As Jakarta faces another period of PSBB or large-scale social restrictions, the coronavirus outbreak along with its corresponding health and economic crises continues to take a toll on many of its residents, including on the mental health of young adult middle-class Jakartans. Some are unable to sleep due to anxiety. Some slip into the habit of sleeping for more than 12 hours due to pandemic-induced lethargy. Some escape into workaholism. Some cannot even muster up enough energy to attend to projects.
They have good reason to be stressed out and anxious. Although they may belong to a relatively privileged middle class and some are still fortunate enough to retain their jobs at the time of this writing, others work as contract employees or freelancers, and so lack employment security.
For those still employed, in order to keep their jobs, the pressure is on to come up with new ideas and initiatives for alternative revenue sources for their companies, making them even busier than before. God forbid they will be the next person fired from the company if their bosses perceive them being idle.
The PSBB was first put in place in the Jakarta from April until June 2020. A senior economist at the Institute for Development of Economics and Finances, Aviliani, estimated that if the PSBB – which was designed to ‘flatten the curve’ of the COVID-19 daily infections – had lasted until July, some five million formal workers would have lost their jobs, resulting in a massive downward social mobility: 100 million middle class Indonesians would fall on or under the poverty line.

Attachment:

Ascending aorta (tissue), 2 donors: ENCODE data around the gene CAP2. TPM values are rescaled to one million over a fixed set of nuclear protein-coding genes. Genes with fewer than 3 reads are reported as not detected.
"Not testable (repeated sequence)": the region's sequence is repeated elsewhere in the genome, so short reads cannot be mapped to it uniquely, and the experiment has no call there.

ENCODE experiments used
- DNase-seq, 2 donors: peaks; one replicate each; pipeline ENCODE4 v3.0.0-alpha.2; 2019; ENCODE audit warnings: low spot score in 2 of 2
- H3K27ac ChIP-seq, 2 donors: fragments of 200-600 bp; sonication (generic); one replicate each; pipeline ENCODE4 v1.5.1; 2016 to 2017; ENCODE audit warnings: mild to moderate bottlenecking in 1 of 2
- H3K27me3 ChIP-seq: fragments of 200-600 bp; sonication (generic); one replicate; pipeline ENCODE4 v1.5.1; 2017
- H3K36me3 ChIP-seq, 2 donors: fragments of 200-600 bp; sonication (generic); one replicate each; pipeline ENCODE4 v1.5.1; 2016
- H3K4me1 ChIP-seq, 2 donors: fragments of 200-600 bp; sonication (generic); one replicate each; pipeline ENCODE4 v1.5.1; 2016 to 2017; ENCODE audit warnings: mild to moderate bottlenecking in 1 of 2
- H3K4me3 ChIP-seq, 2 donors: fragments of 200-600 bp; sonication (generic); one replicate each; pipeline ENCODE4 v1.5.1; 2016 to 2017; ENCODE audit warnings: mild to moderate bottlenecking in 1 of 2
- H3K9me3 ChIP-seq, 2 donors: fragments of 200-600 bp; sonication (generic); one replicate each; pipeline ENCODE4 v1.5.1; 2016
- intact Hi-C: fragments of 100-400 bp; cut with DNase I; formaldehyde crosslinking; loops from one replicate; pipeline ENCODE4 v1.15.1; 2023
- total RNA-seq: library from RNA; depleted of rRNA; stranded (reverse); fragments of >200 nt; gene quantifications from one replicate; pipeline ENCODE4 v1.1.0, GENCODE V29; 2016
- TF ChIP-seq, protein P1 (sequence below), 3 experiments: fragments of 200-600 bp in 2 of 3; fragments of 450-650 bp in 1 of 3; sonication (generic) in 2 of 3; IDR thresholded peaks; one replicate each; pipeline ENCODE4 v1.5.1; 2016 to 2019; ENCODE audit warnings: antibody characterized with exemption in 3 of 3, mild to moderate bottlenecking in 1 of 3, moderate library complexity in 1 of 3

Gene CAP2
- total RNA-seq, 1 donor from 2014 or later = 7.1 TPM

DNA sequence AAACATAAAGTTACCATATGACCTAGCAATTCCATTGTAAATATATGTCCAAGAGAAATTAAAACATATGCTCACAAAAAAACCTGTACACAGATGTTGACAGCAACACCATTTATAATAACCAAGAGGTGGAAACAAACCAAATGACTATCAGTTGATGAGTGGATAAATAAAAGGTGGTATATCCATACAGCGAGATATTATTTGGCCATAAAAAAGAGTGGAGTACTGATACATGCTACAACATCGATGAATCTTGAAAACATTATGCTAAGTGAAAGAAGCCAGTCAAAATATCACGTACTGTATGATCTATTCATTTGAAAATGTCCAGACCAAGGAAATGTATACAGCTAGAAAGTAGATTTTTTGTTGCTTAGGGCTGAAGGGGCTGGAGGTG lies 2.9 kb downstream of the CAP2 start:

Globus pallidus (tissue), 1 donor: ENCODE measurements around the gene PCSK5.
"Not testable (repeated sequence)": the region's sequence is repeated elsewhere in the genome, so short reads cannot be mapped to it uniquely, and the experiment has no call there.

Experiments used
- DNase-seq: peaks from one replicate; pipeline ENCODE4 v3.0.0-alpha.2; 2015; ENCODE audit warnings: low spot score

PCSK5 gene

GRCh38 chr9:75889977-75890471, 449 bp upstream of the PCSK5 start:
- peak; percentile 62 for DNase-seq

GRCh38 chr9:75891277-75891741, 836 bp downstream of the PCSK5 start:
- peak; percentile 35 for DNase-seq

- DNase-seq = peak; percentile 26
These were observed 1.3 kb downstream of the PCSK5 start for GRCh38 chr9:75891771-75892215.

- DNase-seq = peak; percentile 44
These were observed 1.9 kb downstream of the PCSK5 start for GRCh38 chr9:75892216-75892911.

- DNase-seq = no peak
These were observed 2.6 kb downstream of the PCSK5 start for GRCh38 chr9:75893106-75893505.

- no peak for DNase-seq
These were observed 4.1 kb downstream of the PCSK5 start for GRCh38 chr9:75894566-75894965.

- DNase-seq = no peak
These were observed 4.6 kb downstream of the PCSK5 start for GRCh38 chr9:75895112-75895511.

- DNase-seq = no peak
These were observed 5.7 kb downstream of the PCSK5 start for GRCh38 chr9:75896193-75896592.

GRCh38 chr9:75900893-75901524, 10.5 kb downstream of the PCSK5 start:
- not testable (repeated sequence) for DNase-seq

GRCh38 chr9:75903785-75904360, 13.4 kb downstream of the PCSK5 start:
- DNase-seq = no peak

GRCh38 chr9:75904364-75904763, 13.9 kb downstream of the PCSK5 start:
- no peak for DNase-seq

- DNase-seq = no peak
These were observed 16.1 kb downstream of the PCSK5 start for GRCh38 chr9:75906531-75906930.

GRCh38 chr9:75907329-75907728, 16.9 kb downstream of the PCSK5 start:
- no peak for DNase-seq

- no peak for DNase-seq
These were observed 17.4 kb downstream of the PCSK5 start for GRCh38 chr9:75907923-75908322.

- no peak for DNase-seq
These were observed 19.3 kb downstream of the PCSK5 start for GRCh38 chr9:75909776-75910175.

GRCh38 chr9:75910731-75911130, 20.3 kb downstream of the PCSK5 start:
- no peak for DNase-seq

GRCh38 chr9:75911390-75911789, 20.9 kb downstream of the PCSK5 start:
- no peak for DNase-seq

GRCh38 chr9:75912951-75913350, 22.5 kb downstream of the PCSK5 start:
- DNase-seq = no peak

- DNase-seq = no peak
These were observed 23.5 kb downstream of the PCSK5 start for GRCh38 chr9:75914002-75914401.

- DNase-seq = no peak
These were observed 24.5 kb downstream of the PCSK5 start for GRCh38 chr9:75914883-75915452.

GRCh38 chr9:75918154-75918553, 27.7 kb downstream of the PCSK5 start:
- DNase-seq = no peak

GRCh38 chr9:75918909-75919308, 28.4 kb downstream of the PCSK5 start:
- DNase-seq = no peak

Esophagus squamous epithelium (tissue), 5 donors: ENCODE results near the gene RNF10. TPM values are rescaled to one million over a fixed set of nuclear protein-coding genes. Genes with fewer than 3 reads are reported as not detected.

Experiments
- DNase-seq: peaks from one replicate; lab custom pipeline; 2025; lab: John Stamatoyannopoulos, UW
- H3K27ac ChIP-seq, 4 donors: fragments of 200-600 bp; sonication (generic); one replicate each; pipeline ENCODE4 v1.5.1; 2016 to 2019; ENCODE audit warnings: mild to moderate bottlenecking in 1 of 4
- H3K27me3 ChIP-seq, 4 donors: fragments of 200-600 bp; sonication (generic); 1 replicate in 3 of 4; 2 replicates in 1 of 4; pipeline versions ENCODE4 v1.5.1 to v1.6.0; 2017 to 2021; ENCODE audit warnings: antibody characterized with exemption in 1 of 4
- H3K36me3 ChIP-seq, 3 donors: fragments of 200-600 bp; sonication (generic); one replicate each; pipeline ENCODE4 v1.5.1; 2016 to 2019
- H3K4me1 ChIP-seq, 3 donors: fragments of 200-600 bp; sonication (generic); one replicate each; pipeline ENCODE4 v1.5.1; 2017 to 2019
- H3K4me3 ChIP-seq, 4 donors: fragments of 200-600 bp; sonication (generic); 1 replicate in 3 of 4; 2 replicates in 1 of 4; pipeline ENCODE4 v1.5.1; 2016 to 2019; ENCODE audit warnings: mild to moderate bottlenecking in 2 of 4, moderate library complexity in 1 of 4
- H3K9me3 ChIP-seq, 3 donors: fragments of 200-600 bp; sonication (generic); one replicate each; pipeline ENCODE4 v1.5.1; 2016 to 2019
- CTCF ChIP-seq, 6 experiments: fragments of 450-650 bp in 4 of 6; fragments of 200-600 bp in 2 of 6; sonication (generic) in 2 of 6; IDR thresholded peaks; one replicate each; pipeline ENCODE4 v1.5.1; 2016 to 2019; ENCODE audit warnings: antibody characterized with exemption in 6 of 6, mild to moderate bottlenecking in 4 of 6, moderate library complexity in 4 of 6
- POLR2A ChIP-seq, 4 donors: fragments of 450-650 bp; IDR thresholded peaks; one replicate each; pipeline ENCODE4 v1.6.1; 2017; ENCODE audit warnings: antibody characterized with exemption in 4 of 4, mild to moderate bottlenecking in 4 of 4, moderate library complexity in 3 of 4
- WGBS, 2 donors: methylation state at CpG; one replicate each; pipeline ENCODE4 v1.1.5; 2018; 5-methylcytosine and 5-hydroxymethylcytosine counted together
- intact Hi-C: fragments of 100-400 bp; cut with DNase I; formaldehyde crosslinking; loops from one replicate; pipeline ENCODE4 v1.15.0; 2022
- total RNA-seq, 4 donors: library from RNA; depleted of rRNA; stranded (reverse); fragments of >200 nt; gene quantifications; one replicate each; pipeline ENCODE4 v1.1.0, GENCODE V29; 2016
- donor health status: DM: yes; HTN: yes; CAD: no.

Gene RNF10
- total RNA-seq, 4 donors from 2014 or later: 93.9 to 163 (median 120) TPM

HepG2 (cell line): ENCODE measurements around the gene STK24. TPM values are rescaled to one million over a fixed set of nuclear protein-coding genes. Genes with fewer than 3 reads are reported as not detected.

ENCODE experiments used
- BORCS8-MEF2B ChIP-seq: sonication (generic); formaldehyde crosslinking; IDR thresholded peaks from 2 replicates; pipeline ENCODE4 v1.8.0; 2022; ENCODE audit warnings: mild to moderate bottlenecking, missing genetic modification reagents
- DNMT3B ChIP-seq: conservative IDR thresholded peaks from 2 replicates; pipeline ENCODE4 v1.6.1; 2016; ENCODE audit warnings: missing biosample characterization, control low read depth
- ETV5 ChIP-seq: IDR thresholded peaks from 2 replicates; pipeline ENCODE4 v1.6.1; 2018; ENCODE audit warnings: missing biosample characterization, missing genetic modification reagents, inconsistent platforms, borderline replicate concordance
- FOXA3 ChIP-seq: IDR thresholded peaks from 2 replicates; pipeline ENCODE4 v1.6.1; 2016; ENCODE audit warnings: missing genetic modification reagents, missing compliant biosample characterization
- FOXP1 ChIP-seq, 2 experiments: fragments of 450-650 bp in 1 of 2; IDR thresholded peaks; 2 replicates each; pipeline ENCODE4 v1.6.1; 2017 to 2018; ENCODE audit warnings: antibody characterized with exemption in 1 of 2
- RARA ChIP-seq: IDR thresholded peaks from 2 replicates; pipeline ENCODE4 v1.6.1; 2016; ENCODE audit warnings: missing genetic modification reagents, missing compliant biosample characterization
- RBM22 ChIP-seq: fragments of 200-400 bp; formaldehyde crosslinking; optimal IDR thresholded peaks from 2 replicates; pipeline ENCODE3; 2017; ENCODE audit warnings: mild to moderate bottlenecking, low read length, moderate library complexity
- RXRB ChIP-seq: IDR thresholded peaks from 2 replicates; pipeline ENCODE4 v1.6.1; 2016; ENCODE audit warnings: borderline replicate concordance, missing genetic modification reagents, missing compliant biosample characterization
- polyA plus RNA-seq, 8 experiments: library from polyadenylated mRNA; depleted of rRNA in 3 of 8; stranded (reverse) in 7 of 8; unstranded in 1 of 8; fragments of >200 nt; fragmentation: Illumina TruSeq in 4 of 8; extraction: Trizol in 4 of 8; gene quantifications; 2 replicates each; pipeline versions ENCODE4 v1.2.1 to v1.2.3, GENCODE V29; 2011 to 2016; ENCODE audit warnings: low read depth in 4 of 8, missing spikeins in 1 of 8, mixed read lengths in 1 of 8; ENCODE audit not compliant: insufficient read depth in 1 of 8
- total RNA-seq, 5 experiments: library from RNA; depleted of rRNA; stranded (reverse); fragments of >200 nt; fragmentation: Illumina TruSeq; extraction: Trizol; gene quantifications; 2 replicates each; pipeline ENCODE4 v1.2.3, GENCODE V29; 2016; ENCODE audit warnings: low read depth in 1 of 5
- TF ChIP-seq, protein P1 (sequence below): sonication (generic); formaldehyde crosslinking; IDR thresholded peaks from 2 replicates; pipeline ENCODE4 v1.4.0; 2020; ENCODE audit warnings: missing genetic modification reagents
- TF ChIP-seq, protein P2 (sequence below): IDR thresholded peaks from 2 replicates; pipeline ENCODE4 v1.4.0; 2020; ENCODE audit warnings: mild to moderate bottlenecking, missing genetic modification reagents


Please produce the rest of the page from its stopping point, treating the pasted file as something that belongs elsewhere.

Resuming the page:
With this concern in mind, in order to turn the economic wheels a little bit, in June the government relaxed social restrictions, allowing essential business workers aged 45 years and younger to return to their offices. Yet, truly, the pandemic is a catch-22 situation: people who returned to their offices were terrified of contracting the virus, or God forbid, infecting other people as carriers. No wonder urbanites feel like they are in over their heads.
Bonding over books
In the midst of this crisis, thanks to our mutual love for books, literature and intellectual discussion, every Saturday afternoon, some of us – a group of around 20 bookworms – gather our collective strength to emerge from our beds and COVID-19-related mental preoccupations, sometimes forcing ourselves awake with a cold bath to join our weekly virtual book club.
The book club was initiated by our eponymous Jakarta-based community Baca Rasa Dengar (Read Sense and Listen) in February 2015 led by literacy activist Aqmarina Andira and her former colleagues. We came together for monthly face-to-face meetings at a café somewhere. For each meeting we set a particular discussion theme, allowing members to talk about any book they wanted as long as was related to the theme.